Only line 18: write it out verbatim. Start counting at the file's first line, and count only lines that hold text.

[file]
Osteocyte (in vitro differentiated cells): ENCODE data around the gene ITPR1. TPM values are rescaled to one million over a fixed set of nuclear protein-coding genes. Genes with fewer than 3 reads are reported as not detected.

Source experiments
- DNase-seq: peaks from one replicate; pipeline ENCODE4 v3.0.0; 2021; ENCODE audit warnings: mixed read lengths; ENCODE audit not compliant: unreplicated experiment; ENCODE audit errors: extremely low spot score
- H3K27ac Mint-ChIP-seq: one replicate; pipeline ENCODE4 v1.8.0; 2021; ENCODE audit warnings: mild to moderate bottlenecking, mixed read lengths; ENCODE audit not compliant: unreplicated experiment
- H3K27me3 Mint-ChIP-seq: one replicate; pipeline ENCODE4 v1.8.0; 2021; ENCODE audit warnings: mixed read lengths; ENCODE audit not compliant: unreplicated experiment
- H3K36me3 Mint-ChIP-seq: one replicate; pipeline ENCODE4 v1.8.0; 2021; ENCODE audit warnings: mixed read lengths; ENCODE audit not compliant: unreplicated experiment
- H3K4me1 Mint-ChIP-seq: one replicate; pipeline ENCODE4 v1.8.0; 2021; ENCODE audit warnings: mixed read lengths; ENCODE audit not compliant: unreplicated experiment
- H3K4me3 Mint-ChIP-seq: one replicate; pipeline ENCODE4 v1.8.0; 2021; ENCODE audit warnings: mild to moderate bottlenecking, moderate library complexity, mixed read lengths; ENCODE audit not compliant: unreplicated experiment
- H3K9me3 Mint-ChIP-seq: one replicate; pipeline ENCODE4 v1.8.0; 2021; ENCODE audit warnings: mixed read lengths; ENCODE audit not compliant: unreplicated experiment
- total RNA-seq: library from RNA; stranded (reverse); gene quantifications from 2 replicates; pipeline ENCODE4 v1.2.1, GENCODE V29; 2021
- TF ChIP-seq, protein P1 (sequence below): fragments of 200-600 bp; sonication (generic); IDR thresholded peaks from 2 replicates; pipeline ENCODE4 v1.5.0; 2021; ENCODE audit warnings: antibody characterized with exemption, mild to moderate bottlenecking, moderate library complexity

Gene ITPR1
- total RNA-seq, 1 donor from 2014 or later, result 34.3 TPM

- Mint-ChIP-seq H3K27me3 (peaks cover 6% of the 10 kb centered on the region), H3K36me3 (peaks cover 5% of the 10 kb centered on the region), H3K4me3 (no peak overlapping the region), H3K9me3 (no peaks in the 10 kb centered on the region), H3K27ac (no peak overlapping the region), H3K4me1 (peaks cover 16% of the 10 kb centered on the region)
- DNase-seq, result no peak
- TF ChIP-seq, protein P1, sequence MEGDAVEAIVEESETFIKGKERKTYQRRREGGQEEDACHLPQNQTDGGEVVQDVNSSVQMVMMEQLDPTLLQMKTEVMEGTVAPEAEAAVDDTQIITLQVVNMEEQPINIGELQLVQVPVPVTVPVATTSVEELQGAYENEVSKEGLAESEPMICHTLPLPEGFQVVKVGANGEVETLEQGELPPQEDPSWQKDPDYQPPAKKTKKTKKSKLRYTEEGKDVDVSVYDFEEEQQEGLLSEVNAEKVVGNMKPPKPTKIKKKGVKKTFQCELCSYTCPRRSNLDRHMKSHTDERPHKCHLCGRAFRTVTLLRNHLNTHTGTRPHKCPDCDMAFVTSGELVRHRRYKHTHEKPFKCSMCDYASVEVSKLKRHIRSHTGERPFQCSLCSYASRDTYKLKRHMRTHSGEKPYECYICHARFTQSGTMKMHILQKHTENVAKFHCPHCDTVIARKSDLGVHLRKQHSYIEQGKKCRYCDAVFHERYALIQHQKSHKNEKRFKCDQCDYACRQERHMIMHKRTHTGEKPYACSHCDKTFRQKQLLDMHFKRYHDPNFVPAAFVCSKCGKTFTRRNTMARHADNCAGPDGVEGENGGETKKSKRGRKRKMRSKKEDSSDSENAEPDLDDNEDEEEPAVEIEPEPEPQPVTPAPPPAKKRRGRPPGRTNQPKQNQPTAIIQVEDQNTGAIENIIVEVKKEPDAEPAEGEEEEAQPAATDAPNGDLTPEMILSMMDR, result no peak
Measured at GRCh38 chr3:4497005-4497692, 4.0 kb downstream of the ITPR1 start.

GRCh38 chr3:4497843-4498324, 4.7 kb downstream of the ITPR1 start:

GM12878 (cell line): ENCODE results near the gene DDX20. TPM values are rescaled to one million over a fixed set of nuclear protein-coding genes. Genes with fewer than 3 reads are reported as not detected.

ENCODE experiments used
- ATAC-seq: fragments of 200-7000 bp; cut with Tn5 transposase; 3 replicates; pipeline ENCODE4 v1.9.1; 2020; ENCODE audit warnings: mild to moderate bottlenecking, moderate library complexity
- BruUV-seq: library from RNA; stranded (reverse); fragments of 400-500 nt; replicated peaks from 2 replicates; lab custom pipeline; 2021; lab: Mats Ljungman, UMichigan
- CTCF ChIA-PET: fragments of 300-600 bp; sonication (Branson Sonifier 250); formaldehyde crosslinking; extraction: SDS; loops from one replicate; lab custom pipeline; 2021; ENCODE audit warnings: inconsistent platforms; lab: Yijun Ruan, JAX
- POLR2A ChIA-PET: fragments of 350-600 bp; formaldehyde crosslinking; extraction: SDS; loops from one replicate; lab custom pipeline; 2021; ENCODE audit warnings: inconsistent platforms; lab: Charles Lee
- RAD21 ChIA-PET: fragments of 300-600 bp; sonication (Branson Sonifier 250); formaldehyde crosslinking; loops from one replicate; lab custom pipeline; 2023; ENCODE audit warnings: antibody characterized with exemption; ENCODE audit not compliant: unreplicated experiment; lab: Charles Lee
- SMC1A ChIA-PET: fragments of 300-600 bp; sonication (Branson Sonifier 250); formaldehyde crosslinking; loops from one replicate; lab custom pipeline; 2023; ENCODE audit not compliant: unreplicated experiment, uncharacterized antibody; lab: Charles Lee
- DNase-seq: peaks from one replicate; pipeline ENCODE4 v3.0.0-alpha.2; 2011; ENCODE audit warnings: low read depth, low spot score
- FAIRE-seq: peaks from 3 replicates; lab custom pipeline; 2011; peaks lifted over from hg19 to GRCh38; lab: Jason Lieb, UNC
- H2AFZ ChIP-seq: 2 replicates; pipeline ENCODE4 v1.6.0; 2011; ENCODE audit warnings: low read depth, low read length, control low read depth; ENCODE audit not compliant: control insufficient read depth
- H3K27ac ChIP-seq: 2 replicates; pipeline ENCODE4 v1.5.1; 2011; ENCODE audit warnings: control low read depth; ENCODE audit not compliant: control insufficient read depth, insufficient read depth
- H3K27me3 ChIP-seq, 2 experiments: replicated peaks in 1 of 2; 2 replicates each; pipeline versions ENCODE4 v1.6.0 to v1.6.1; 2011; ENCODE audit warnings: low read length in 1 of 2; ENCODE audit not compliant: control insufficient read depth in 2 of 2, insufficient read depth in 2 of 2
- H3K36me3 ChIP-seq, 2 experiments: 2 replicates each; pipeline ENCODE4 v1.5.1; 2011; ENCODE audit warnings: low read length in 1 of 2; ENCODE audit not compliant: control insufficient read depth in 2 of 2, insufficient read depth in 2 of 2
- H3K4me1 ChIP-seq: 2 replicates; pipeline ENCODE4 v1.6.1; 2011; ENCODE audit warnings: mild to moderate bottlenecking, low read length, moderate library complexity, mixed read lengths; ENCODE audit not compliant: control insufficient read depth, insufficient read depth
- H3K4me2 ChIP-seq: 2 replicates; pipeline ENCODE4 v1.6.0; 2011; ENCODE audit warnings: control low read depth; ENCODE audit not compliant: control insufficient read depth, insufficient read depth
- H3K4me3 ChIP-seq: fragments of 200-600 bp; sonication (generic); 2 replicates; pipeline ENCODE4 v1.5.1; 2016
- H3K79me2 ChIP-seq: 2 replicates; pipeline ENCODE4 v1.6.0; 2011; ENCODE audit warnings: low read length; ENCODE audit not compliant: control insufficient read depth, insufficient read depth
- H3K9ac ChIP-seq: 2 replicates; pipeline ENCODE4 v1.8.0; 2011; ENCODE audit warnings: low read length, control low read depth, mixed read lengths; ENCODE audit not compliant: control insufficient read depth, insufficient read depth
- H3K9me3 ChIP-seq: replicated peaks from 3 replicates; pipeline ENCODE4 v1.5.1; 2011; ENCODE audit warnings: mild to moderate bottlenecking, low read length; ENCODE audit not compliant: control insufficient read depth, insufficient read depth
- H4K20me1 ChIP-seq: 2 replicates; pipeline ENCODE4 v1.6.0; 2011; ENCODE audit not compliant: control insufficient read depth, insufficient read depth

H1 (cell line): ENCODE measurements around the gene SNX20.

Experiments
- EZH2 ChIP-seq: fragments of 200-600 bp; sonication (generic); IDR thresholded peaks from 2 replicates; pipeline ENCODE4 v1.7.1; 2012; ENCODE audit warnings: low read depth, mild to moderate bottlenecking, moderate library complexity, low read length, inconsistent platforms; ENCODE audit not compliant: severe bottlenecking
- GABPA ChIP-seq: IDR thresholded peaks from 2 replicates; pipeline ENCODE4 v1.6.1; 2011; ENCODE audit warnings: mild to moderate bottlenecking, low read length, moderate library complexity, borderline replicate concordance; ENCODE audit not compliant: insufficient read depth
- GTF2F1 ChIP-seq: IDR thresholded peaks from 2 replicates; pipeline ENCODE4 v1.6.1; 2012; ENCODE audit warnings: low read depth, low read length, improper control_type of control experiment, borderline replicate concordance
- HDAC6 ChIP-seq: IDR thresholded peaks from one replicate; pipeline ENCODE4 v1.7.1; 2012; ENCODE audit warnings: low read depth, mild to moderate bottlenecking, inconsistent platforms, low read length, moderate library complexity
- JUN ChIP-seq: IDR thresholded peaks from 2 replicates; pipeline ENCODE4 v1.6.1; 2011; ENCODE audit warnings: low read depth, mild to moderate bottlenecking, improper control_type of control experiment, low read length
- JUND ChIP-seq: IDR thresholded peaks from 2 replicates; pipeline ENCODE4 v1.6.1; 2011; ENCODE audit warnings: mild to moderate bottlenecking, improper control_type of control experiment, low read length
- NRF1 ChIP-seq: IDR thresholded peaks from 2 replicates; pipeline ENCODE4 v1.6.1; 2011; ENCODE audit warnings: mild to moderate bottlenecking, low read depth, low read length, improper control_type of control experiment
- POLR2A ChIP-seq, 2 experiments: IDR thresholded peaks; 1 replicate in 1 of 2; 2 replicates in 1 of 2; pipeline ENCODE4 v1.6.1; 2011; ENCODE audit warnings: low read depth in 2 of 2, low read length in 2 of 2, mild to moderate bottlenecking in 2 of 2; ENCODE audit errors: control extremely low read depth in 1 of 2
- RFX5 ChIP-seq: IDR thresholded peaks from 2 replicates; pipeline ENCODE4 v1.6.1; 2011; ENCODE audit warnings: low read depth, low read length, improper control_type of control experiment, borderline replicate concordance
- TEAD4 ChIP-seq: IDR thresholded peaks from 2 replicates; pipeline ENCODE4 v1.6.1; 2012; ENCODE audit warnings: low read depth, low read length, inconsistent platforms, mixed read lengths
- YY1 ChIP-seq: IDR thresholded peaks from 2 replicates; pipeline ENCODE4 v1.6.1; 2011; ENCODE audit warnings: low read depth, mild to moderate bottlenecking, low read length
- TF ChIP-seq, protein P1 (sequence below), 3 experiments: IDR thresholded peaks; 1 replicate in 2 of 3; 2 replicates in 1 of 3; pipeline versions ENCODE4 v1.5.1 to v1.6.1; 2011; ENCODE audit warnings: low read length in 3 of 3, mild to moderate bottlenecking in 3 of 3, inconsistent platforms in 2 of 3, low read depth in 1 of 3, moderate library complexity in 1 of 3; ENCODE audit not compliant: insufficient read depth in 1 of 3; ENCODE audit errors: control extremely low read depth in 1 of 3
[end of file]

GRCh38 chr3:4497843-4498324, 4.7 kb downstream of the ITPR1 start: